Infant Massage: Nurturing Touch for Loving Connection

Published on: December 08, 2020

Massage is a simple act that brings tremendous benefits to parents and babies; there are basic guidelines to follow to create a respectful and pleasant experience for infants. 

By  Iasnaia Maximo; Image by Khoa Pham on Unsplash.

Touch is said to be the first sense developed in the womb. With skin being the largest organ, touch communicates love and safety through non-verbal communication. From the moment of birth, the baby is already responding to touch; it activates breathing straight after birth and tactile stimulation during the parent-infant interaction is essential for the baby to thrive and grow.

Indeed this nurturing touch can start in the womb when parents touch and massage the growing belly. As the baby develops, s/he will respond to the contact by kicking back and moving around.

When my first child was 2 months old, we joined a 5-week infant massage course. There, I learned a set of gentle strokes, and at the end of each session, I’d bathe my baby in a tummy tub, feed him and wrap him in a woven sling before going home. These sessions have left the most delightful memories of closeness and calm connection; it also provided a little time not to provide care but completely enjoy the moment with the bonus of a long nap that he had after the session. 

Baby massage is not a new trend, on the contrary, it is a practice that has existed for centuries in many cultures. A country that comes to mind immediately is India, where French physician Frederick Leboyer found a mother tenderly massaging her baby on the street, amidst the hustle and bustle of the slums in Calcutta and became fascinated by her gentle strokes. She eventually wrote a book on the subject and named the massage technique after the Indian mother, Shantala.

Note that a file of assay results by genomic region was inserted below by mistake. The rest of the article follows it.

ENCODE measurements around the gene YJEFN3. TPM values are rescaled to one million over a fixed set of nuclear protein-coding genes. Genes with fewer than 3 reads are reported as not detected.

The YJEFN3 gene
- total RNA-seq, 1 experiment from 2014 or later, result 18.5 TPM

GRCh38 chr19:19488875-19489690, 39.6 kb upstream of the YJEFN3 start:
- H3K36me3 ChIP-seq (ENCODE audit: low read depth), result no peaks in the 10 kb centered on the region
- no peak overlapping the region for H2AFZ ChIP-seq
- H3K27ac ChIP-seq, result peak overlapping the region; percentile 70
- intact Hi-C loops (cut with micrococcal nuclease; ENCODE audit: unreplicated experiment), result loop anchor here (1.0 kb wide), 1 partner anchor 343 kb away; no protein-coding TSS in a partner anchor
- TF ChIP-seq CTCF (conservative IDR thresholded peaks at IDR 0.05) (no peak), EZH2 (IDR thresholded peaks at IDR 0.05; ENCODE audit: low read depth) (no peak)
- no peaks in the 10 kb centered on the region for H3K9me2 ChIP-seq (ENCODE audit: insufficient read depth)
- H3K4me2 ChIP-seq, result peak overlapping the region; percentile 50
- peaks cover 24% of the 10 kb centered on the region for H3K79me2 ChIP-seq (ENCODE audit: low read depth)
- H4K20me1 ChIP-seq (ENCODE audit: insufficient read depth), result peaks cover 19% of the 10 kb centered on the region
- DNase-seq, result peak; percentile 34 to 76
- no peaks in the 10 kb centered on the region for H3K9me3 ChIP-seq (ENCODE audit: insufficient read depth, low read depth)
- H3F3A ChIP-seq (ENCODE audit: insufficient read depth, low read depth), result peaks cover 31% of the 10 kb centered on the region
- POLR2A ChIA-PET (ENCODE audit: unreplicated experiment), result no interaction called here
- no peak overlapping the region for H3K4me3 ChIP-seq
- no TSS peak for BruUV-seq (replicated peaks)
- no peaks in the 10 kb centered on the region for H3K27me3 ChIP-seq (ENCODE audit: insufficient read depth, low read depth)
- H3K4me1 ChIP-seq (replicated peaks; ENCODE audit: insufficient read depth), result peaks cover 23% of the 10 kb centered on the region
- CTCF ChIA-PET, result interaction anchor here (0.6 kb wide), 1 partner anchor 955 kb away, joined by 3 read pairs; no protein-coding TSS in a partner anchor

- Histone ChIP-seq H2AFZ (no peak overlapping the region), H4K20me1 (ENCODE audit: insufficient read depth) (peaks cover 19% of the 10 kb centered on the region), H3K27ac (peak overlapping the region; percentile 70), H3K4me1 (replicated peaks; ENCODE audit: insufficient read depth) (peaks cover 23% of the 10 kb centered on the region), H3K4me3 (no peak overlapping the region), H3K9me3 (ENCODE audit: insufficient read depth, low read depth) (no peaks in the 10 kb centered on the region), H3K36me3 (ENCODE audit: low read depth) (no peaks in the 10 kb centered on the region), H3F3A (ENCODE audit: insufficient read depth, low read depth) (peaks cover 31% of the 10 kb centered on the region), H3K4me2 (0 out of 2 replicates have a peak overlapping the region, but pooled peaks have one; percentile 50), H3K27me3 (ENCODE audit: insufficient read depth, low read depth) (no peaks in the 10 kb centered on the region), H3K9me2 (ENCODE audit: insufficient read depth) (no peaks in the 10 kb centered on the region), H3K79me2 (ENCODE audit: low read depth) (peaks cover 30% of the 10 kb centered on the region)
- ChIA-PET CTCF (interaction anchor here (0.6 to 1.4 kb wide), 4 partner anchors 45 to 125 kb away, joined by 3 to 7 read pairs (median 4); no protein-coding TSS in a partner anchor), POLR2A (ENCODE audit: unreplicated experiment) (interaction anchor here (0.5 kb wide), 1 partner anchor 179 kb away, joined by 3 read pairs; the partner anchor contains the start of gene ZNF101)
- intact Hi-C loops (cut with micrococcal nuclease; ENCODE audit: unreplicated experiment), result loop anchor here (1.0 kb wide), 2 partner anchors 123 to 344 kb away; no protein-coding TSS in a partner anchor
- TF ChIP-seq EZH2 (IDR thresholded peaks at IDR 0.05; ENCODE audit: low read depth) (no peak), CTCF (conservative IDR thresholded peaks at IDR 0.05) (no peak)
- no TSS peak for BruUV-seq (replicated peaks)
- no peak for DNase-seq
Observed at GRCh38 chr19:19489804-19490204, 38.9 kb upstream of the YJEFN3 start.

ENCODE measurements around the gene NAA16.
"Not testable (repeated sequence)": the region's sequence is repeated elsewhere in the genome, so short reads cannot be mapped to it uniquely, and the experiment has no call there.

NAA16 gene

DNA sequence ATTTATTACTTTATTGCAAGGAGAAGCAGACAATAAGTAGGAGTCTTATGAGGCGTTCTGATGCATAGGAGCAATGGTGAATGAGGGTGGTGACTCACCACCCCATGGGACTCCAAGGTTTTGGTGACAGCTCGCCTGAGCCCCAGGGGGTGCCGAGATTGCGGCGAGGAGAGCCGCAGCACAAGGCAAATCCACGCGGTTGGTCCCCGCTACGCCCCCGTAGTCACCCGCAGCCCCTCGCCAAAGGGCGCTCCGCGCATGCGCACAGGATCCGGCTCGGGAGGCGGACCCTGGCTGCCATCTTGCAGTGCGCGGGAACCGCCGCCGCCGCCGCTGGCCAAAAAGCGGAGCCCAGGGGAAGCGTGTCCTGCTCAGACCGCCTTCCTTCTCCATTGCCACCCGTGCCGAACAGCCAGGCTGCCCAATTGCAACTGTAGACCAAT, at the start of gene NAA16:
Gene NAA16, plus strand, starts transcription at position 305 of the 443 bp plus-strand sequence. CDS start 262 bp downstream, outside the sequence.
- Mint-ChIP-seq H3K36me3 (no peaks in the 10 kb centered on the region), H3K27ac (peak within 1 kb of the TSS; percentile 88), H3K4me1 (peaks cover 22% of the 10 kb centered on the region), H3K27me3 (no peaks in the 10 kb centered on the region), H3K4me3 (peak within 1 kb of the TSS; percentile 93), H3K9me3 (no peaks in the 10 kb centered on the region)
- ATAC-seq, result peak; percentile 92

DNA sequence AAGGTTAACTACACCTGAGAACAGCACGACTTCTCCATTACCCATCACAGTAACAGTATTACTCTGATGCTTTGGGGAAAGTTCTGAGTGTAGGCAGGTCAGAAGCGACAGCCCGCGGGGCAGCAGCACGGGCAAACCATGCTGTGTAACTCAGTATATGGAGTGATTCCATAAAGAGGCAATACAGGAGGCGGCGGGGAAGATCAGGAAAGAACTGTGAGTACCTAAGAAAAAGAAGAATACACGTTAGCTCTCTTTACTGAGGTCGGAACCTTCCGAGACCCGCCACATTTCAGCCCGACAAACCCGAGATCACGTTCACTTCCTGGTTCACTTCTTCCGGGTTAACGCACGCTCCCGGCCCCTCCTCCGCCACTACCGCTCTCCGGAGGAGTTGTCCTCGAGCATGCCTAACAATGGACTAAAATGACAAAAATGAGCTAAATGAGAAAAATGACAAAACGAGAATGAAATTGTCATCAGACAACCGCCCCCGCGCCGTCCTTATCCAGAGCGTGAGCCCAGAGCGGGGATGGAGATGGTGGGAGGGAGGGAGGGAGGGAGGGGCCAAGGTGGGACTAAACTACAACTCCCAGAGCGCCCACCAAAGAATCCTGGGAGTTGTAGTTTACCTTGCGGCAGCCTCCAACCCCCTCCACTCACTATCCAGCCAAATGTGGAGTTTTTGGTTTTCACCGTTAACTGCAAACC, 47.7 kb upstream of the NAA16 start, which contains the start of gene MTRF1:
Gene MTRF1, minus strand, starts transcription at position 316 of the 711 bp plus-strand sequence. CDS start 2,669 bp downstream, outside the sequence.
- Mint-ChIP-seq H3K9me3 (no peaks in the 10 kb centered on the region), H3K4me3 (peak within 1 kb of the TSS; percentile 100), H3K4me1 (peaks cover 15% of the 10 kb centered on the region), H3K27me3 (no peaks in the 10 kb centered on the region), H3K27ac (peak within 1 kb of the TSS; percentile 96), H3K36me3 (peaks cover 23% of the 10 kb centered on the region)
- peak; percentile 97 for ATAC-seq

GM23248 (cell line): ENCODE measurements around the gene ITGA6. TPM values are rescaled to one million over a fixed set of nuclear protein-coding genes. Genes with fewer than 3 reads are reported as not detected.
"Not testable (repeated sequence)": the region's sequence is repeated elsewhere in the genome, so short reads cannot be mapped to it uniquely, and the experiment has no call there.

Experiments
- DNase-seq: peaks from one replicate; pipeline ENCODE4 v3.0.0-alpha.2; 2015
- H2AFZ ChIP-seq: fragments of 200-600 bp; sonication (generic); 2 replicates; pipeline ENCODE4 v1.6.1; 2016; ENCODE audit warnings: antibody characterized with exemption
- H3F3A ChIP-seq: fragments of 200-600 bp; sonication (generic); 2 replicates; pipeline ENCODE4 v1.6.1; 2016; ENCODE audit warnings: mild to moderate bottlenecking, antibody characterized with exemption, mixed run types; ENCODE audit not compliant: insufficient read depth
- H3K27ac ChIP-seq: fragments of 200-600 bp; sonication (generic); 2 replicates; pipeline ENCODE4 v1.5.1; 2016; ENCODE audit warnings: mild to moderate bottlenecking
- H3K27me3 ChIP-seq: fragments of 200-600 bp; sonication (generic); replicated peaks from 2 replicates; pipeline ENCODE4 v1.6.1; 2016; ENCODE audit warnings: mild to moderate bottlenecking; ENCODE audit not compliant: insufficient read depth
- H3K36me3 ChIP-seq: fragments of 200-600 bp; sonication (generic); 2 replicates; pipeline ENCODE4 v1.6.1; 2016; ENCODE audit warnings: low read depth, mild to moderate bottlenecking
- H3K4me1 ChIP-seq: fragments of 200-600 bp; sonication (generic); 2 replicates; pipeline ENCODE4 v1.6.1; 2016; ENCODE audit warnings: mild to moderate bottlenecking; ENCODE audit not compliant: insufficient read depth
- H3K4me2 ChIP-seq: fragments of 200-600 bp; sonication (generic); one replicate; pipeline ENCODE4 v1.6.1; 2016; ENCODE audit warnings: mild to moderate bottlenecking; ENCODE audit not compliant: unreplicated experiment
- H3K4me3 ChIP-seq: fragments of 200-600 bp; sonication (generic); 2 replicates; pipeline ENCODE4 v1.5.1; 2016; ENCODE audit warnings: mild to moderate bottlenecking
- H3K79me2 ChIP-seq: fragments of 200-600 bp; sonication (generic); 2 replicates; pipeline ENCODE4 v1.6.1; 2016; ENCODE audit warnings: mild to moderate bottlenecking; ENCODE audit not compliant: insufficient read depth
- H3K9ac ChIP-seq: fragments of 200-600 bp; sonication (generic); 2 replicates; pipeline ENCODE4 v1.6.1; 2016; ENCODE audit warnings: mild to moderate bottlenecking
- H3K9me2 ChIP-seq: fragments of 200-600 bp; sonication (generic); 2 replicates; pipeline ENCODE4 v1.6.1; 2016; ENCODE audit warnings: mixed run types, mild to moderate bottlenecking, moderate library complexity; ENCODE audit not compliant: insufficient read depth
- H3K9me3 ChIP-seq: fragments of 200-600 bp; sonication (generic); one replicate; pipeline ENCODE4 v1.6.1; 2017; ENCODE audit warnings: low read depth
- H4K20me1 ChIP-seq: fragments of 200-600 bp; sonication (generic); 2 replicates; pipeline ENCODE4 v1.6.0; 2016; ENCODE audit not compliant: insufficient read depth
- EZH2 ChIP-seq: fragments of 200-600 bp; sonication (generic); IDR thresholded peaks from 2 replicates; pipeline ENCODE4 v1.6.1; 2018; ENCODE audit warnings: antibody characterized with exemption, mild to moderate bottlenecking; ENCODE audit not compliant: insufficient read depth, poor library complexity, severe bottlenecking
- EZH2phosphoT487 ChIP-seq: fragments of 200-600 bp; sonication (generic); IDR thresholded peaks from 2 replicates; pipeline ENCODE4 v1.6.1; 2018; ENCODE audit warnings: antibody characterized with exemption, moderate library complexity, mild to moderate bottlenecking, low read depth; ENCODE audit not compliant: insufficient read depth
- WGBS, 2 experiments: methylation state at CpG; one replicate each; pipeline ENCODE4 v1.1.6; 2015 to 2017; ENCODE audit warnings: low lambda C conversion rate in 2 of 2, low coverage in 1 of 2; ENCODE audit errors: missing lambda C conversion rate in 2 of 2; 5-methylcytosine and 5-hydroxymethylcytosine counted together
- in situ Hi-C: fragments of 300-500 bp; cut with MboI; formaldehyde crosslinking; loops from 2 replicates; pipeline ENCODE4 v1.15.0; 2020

Shantala baby massage is a loving and relaxing massage; it is also very easy to receive and give. Since the publication of Leboyer’s book, studies have been done to confirm the benefits of massage. Extensive research has been conducted to enhance massaging techniques to stimulate the digestive, circulatory hormonal, and immune systems. 

During the infant massage walk-in sessions at BAMBI Bumps and Babies, midwife Emma and I follow the guidelines of IAIM (International Association of Infant Massage and conduct the training based on studies and updated research.

We invite you to acquaint yourself with these basic principles: observe your baby’s body language, sounds, and movements. Be emotionally present with your baby, maintain eye contact, and observe these 4 simple guidelines when massaging your baby:

  • Only parents (or main caregiver) should be massaging the baby, as touch is a silent communication between parent and child. It strengthens the bond, creates secure attachment, and teaches that body autonomy is to be respected from a very young age.

    That is why no well-trained infant massage instructor should ever massage or touch your baby when teaching you. Instead, the instructor must demonstrate on a baby doll and only the parent/caregiver should touch the baby.